Sustainability through the generations

Every shirt has a story. 

Every textile has a story, what the story is, is questionable...

The Archway Shirt is one of our staple silhouettes. The shirt is based on a dressmaking pattern that my Mother used in school when she first arrived here in the UK 1976, from Kisumu Kenya. 

McCalls dressmaking pattern vintage 1970s

 

When her family immigrated to the UK, they moved into a road in Archway, and recently I had the opportunity to create a ‘Styled Heritage’ shoot for a feature in Here’s Magazine

For the shoot I made a variation of the Archway shirt from a saree that my Baa (maternal grandmother) gave me. The shirt was made from the inner end of the saree so that I could keep the Pallu (more ornate shoulder end of the saree) to wear as a half saree. 

Archway photoshoot Heres Mag
Photocredit Pratibha Gurung Here's Mag

My Baa kept her sarees and clothes in pristine condition, with my Bapuji, her husband being the one that would always make her blouses. I remember him pressing her most precious silk sarees ready to wear with his dab tailor hands. 

She wore them plenty of times, and the stigma attached to rewearing things at events, weddings wasn’t something that she bought into at all. 

This idea of sustainability around preserving and valuing their clothing is inherently connected to many of our elder ancestors. The ‘I can’t be seen in something twice’ is a trend that I see as coming into play during the baby boomer generation. 

The Archway Shirt in Bottle Green

I would propose that this new trend revolves around the energy of the trauma that these baby boomers parents and the generations before them had gone through. Filtering through in the baby boomers new found ways of life, and a lot of the time this was embedded with immigration.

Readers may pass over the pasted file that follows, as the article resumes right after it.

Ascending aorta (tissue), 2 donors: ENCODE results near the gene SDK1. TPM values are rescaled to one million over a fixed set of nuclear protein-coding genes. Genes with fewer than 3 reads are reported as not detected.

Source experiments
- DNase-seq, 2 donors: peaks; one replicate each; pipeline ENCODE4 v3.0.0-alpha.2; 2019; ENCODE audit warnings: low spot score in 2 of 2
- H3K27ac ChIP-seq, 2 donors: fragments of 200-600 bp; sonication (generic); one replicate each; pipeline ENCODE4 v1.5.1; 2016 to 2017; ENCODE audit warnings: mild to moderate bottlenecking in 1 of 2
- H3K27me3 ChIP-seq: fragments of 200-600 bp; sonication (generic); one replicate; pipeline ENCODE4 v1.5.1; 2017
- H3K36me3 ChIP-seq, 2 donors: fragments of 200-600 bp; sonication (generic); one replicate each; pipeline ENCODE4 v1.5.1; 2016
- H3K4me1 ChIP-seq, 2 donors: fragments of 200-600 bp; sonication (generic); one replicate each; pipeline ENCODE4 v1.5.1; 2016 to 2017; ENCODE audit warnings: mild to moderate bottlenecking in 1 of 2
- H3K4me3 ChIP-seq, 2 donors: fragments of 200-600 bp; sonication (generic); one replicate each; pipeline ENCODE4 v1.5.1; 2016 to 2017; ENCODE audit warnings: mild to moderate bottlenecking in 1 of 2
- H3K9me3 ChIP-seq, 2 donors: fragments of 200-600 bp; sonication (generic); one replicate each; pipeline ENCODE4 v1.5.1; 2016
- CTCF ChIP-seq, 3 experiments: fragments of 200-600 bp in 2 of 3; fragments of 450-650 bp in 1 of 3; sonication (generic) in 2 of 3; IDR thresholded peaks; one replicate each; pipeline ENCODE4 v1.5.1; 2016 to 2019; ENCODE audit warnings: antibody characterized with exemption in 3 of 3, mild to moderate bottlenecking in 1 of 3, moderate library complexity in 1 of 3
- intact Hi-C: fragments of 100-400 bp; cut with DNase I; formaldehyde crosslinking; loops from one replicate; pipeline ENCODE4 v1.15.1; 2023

The byproduct that follows this was assimilation and displacement. Which brings me to the formula for the unconsciousness in this generation around where the textiles and clothing actually comes from and who it’s made by. 

Walking through London Archway Immigrant Story

 

Photocredit Pratibha Gurung Here's Mag

Walking through the street in Archway where my Baa would have taken the brand new footsteps with her children brought a full appreciation of what the level of change and challenge there would have been to create a new life in the UK would have been. My daughter was also with me, wearing a Mini Bili luxcycle shirt and trousers. Hers from luxury upcycled saree and dupatta.

Here at House of Bilimoria we aim to take on responsibility for the lifespan and cycle of our products. Items being made from vintage, second hand and heirloom, or end-of-line textiles that are sat around that would also eventually hit landfill. 

Our circular design policies are ones that are inspired by the ideas that are presented here, not only looking at the planet which is of utmost importance, but also the people and our heritages and stories that are slowly getting left behind.

The Archway Shirt in Bottle Green

With COP26 ahead of us, and the common goals we are working towards, we are truly committed to the fight against fast fashion. Not only seeing this as a problem but an opportunity to have people become more connected to themselves, the planet and humanity. 

So what questions are you asking your clothes?

Join in our conversation over social media, via instagram, facebook and twitter

Stay tuned for the unveiling of LANDED, the story, on the 21.09.21

 

Colour.Love.Light

Shilpa Bilimoria Founder and Creative Director Sustainability Advocate

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